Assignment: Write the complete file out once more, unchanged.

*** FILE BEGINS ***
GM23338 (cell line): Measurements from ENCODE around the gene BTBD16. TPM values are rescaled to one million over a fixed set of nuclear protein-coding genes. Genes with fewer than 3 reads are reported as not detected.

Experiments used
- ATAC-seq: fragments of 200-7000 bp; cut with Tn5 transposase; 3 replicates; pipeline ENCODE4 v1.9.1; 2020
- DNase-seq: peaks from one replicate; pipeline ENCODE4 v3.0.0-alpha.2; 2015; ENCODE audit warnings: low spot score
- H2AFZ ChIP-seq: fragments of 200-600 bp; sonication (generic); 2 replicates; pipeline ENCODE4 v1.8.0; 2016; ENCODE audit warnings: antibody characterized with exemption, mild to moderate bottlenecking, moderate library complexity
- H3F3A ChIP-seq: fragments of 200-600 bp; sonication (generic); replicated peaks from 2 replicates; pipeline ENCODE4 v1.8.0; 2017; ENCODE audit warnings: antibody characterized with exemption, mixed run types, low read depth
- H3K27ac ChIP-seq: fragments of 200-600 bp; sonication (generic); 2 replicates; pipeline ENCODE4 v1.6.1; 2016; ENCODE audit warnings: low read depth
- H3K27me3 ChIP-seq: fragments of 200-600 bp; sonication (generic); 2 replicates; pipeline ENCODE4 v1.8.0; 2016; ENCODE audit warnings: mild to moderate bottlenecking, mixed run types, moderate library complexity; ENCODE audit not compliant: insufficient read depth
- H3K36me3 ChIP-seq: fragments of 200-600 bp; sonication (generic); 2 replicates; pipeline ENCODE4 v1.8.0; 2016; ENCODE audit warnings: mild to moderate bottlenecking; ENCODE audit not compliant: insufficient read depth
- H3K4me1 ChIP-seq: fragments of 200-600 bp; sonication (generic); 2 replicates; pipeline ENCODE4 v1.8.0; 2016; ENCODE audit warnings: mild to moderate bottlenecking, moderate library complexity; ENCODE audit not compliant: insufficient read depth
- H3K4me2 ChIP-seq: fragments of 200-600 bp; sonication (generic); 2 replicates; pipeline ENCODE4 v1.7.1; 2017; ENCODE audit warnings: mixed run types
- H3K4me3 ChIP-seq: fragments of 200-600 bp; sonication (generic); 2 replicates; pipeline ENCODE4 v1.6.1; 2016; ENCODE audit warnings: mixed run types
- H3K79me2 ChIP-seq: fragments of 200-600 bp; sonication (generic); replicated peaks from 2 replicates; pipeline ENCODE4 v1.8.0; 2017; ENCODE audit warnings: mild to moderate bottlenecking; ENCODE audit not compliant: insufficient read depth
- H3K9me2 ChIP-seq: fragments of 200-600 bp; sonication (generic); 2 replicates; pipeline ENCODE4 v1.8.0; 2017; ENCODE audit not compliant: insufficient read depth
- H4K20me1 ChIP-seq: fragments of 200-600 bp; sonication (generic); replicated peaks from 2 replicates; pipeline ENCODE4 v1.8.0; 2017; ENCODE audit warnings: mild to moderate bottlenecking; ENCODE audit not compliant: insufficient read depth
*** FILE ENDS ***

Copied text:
GM23338 (cell line): Measurements from ENCODE around the gene BTBD16. TPM values are rescaled to one million over a fixed set of nuclear protein-coding genes. Genes with fewer than 3 reads are reported as not detected.

Experiments used
- ATAC-seq: fragments of 200-7000 bp; cut with Tn5 transposase; 3 replicates; pipeline ENCODE4 v1.9.1; 2020
- DNase-seq: peaks from one replicate; pipeline ENCODE4 v3.0.0-alpha.2; 2015; ENCODE audit warnings: low spot score
- H2AFZ ChIP-seq: fragments of 200-600 bp; sonication (generic); 2 replicates; pipeline ENCODE4 v1.8.0; 2016; ENCODE audit warnings: antibody characterized with exemption, mild to moderate bottlenecking, moderate library complexity
- H3F3A ChIP-seq: fragments of 200-600 bp; sonication (generic); replicated peaks from 2 replicates; pipeline ENCODE4 v1.8.0; 2017; ENCODE audit warnings: antibody characterized with exemption, mixed run types, low read depth
- H3K27ac ChIP-seq: fragments of 200-600 bp; sonication (generic); 2 replicates; pipeline ENCODE4 v1.6.1; 2016; ENCODE audit warnings: low read depth
- H3K27me3 ChIP-seq: fragments of 200-600 bp; sonication (generic); 2 replicates; pipeline ENCODE4 v1.8.0; 2016; ENCODE audit warnings: mild to moderate bottlenecking, mixed run types, moderate library complexity; ENCODE audit not compliant: insufficient read depth
- H3K36me3 ChIP-seq: fragments of 200-600 bp; sonication (generic); 2 replicates; pipeline ENCODE4 v1.8.0; 2016; ENCODE audit warnings: mild to moderate bottlenecking; ENCODE audit not compliant: insufficient read depth
- H3K4me1 ChIP-seq: fragments of 200-600 bp; sonication (generic); 2 replicates; pipeline ENCODE4 v1.8.0; 2016; ENCODE audit warnings: mild to moderate bottlenecking, moderate library complexity; ENCODE audit not compliant: insufficient read depth
- H3K4me2 ChIP-seq: fragments of 200-600 bp; sonication (generic); 2 replicates; pipeline ENCODE4 v1.7.1; 2017; ENCODE audit warnings: mixed run types
- H3K4me3 ChIP-seq: fragments of 200-600 bp; sonication (generic); 2 replicates; pipeline ENCODE4 v1.6.1; 2016; ENCODE audit warnings: mixed run types
- H3K79me2 ChIP-seq: fragments of 200-600 bp; sonication (generic); replicated peaks from 2 replicates; pipeline ENCODE4 v1.8.0; 2017; ENCODE audit warnings: mild to moderate bottlenecking; ENCODE audit not compliant: insufficient read depth
- H3K9me2 ChIP-seq: fragments of 200-600 bp; sonication (generic); 2 replicates; pipeline ENCODE4 v1.8.0; 2017; ENCODE audit not compliant: insufficient read depth
- H4K20me1 ChIP-seq: fragments of 200-600 bp; sonication (generic); replicated peaks from 2 replicates; pipeline ENCODE4 v1.8.0; 2017; ENCODE audit warnings: mild to moderate bottlenecking; ENCODE audit not compliant: insufficient read depth